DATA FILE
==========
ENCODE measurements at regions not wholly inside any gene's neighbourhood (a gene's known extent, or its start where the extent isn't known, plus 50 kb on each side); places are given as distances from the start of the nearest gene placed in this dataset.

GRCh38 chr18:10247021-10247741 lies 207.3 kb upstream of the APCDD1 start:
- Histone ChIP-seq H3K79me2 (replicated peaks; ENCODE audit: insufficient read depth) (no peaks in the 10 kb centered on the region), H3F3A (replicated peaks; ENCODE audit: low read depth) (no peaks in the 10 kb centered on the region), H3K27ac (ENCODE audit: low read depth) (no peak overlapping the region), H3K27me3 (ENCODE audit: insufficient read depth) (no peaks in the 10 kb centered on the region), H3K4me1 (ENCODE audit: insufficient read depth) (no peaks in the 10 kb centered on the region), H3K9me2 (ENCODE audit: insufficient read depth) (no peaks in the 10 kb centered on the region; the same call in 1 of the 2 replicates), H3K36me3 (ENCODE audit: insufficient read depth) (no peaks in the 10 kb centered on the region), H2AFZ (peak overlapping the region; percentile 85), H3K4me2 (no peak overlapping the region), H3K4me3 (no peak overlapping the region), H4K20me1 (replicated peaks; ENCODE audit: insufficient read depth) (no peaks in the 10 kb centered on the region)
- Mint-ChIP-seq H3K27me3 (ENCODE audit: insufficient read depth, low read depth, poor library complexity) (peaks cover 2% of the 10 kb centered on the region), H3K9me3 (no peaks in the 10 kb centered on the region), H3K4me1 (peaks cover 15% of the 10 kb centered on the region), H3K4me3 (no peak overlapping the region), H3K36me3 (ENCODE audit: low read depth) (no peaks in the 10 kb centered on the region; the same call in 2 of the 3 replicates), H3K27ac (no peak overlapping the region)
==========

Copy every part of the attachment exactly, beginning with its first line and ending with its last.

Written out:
ENCODE measurements at regions not wholly inside any gene's neighbourhood (a gene's known extent, or its start where the extent isn't known, plus 50 kb on each side); places are given as distances from the start of the nearest gene placed in this dataset.

GRCh38 chr18:10247021-10247741 lies 207.3 kb upstream of the APCDD1 start:
- Histone ChIP-seq H3K79me2 (replicated peaks; ENCODE audit: insufficient read depth) (no peaks in the 10 kb centered on the region), H3F3A (replicated peaks; ENCODE audit: low read depth) (no peaks in the 10 kb centered on the region), H3K27ac (ENCODE audit: low read depth) (no peak overlapping the region), H3K27me3 (ENCODE audit: insufficient read depth) (no peaks in the 10 kb centered on the region), H3K4me1 (ENCODE audit: insufficient read depth) (no peaks in the 10 kb centered on the region), H3K9me2 (ENCODE audit: insufficient read depth) (no peaks in the 10 kb centered on the region; the same call in 1 of the 2 replicates), H3K36me3 (ENCODE audit: insufficient read depth) (no peaks in the 10 kb centered on the region), H2AFZ (peak overlapping the region; percentile 85), H3K4me2 (no peak overlapping the region), H3K4me3 (no peak overlapping the region), H4K20me1 (replicated peaks; ENCODE audit: insufficient read depth) (no peaks in the 10 kb centered on the region)
- Mint-ChIP-seq H3K27me3 (ENCODE audit: insufficient read depth, low read depth, poor library complexity) (peaks cover 2% of the 10 kb centered on the region), H3K9me3 (no peaks in the 10 kb centered on the region), H3K4me1 (peaks cover 15% of the 10 kb centered on the region), H3K4me3 (no peak overlapping the region), H3K36me3 (ENCODE audit: low read depth) (no peaks in the 10 kb centered on the region; the same call in 2 of the 3 replicates), H3K27ac (no peak overlapping the region)